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The Camera Killer by Thomas Glavinic

The whole area is cordoned off
and we're closing in.
I loved Night Work, Austrian Glavinic's own I am Legend, or maybe, more accurately, Last Man, given there aren't any vampires in it ('Neville, Neville!'). It was creepy as hell and completely unresolved, whilst being written straight, a little matter-of-fact, but cold and hard and sparse and brilliant! In fact, it put me in mind of Breakfast of Champions by Kurt Vonnegut (of which more anon) in so far as it was as though the Creator had lifted away all of the automatons whom He'd charged with interacting with the protagonist, in His divine experiment, leaving only the one real person and no explanation. Maybe His funding ran out!

I can't remember if I came to Glavinic through fellow Austrian Thomas Bernhard or if it was the other way around, but either way I was eager to find other works of his translated from Austrian. At only 100 pages or so, I'd considered this a little too slim to be a good read so left it for last. In the end, I think I made a singular mistake–this is better (in a different way) to Carl Haffner's Love of the Draw, his chess novel.

Okay, so it's going to be hard to review this objectively without a massive hint of a spoiler. Anyone who doesn't want the surprise ruined look away now. Maybe go read my review of Indiana, Indiana instead.

Right. Here it is. I'm sure all the Eng Lit graduates out there took a look at The Murder of Roger Ackroyd by Agatha Christie at some point. You'll all know where I'm going with this. That was in essence a confessional novel. So is this. Although in retrospect it's given away in the very first line–"I have been requested to commit everything to paper."–it isn't until the very last page or so that the mystery is resolved. Our narrator is telling the story of his holiday with friends over the Easter weekend, which is tarnished by the reporting of an horrendous double murder, of two local children no less, by a man who filmed the whole thing. In reality, he doesn't actually do any of the killing, instead forcing the children into acts of suicide by threatening the rest of their family with terrible suffering and death. Anyway, this spurs on the media to a suitable and far too familiar frenzy, with one German TV news channel even going so far as to broadcast an edited version of the tape to its viewers. All the while the four friends (narrator and partner, and his friend Heinrich and partner) try to have a normal, relaxing, Easter weekend, playing games, eating and drinking, enjoying a little teasing and competition and attempting to patch up their typically slowly dissolving thirty-something friendships.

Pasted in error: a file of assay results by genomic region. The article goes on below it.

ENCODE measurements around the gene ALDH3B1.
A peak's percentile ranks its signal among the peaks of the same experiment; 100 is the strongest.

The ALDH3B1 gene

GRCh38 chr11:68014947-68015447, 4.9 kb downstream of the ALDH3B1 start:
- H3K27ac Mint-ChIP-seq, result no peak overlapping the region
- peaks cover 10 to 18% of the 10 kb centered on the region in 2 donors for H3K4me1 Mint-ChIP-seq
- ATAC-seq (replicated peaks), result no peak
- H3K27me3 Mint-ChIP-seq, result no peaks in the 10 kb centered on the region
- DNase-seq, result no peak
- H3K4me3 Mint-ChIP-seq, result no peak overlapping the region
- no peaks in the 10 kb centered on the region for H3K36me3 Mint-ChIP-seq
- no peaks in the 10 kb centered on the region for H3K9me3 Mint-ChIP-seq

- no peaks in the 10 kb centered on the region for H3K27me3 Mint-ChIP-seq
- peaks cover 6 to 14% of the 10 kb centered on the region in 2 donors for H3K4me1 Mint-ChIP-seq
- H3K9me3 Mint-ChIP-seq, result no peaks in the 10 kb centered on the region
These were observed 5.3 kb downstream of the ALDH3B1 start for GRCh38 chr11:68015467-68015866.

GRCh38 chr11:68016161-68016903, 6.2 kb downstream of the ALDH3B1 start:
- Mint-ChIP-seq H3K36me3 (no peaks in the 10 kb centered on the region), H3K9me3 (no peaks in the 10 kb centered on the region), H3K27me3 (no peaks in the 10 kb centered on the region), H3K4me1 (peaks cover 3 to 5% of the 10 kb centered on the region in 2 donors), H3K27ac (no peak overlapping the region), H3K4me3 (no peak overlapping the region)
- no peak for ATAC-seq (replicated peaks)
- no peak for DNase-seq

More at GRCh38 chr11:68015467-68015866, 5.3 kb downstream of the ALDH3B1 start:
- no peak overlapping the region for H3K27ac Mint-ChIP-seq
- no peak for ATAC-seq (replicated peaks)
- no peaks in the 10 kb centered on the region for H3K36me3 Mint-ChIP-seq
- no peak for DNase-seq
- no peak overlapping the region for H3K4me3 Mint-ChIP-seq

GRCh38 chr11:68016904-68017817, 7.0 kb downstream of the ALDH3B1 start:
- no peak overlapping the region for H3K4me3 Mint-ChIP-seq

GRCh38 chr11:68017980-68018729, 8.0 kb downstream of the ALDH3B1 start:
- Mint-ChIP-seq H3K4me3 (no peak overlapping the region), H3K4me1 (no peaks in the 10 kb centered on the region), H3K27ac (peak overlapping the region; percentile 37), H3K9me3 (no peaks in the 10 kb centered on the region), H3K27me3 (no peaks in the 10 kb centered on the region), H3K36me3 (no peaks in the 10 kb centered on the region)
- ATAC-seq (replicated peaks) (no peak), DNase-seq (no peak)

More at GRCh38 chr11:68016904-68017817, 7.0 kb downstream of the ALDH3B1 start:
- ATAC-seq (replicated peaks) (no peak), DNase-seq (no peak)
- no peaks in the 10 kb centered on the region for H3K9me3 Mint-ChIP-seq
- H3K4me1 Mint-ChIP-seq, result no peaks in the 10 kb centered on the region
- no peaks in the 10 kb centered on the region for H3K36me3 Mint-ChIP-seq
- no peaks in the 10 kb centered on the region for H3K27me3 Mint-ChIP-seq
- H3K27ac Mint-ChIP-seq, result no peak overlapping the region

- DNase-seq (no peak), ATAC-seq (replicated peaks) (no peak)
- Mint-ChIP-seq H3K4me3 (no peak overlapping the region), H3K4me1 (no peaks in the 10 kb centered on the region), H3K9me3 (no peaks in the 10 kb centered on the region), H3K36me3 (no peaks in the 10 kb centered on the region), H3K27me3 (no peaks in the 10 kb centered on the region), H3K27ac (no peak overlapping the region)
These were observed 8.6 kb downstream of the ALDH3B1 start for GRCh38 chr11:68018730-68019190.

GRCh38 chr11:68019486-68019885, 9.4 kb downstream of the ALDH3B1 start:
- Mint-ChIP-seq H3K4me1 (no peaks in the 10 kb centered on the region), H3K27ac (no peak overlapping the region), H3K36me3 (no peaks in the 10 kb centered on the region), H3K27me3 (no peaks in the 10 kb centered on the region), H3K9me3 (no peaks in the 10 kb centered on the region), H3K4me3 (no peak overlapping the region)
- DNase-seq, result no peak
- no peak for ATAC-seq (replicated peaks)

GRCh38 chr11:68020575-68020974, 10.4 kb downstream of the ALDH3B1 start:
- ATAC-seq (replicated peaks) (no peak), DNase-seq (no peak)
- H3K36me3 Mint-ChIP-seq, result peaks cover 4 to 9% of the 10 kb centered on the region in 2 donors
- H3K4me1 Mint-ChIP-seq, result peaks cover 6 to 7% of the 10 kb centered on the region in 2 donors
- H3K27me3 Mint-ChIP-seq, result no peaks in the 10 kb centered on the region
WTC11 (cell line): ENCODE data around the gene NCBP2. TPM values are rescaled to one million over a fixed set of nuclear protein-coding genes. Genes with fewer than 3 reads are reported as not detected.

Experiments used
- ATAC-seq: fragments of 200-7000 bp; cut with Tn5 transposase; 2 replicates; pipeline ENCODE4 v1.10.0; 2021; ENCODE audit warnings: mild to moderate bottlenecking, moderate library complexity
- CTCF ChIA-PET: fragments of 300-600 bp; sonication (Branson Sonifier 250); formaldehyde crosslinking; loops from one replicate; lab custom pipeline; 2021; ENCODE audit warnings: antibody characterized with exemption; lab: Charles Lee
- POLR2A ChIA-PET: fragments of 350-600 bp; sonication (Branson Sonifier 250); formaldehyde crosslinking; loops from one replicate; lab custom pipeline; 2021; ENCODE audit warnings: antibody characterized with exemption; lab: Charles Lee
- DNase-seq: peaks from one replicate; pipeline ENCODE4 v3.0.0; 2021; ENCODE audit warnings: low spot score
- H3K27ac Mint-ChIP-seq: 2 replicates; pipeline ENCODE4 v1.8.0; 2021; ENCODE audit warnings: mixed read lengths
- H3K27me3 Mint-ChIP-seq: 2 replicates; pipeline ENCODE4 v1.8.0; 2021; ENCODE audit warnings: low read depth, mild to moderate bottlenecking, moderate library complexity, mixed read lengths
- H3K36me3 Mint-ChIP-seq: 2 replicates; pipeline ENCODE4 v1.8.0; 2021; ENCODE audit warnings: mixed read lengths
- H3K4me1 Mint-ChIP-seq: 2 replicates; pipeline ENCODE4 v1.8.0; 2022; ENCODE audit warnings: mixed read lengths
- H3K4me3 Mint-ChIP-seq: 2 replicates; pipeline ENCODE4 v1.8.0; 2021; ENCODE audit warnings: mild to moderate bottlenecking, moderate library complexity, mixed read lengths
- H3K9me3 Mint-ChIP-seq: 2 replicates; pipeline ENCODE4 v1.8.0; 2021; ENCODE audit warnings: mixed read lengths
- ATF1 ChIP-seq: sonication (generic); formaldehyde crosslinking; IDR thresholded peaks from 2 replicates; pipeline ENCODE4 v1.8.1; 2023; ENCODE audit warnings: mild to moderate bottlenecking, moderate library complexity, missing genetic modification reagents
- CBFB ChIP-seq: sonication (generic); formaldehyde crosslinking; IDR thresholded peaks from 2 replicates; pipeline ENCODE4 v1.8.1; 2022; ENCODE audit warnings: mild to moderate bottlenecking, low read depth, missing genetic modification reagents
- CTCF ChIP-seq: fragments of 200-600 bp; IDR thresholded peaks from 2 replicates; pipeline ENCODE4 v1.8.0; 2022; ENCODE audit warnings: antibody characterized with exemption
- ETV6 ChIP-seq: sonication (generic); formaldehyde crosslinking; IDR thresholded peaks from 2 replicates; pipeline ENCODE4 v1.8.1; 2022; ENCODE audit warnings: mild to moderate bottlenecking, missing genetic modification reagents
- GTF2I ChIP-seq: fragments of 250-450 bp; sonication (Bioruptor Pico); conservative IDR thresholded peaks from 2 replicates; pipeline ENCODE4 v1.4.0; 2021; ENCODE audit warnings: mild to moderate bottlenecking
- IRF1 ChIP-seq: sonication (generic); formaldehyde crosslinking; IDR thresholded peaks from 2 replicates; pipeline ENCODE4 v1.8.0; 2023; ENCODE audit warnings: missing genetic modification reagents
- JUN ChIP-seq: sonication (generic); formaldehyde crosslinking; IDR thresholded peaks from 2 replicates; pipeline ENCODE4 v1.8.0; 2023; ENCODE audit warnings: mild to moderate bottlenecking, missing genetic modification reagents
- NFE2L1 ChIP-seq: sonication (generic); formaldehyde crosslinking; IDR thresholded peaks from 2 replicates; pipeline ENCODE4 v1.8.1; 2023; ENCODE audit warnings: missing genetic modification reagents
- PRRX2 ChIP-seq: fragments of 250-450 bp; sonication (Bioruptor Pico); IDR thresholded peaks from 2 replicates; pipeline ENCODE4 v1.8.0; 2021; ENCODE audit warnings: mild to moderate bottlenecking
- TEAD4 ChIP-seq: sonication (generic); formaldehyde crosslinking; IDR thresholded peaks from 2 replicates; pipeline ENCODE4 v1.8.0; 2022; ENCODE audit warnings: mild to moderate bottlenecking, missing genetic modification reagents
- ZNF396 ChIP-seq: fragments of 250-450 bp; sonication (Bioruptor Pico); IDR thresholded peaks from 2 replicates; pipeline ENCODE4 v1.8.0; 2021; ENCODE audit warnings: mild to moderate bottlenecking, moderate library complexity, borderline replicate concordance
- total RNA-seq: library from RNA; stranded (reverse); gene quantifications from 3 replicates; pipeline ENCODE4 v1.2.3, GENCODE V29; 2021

As the weekend progresses and they become alternately obsessed and repulsed by the media storm, they discuss the moral and ethical situation, try to find distractions, but are always pulled back into the story. As the net around the killer slowly tightens, we suddenly realise that the police are heading to the very house in which they're all staying–THE KILLER IS ALREADY IN THE HOUSE etc.

What sets this trite little morsel apart, though, is the bald telling, the humourless, emotionless voice of the narrator. He's reporting, as objectively as possible, on the situation as it unfolds, on the discussions amongst the friends and the reactions of the neighbours and the wider public. It's dry but taut with suspense! And the ending, although telegraphed so soon in the novel, is a slap-your-head moment. HOW COULD I HAVE BEEN SO BLIND etc. It's an optical illusion that once you see it, it can't be unseen and you have no idea how you could have seen it any other way before.

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How's about that then?

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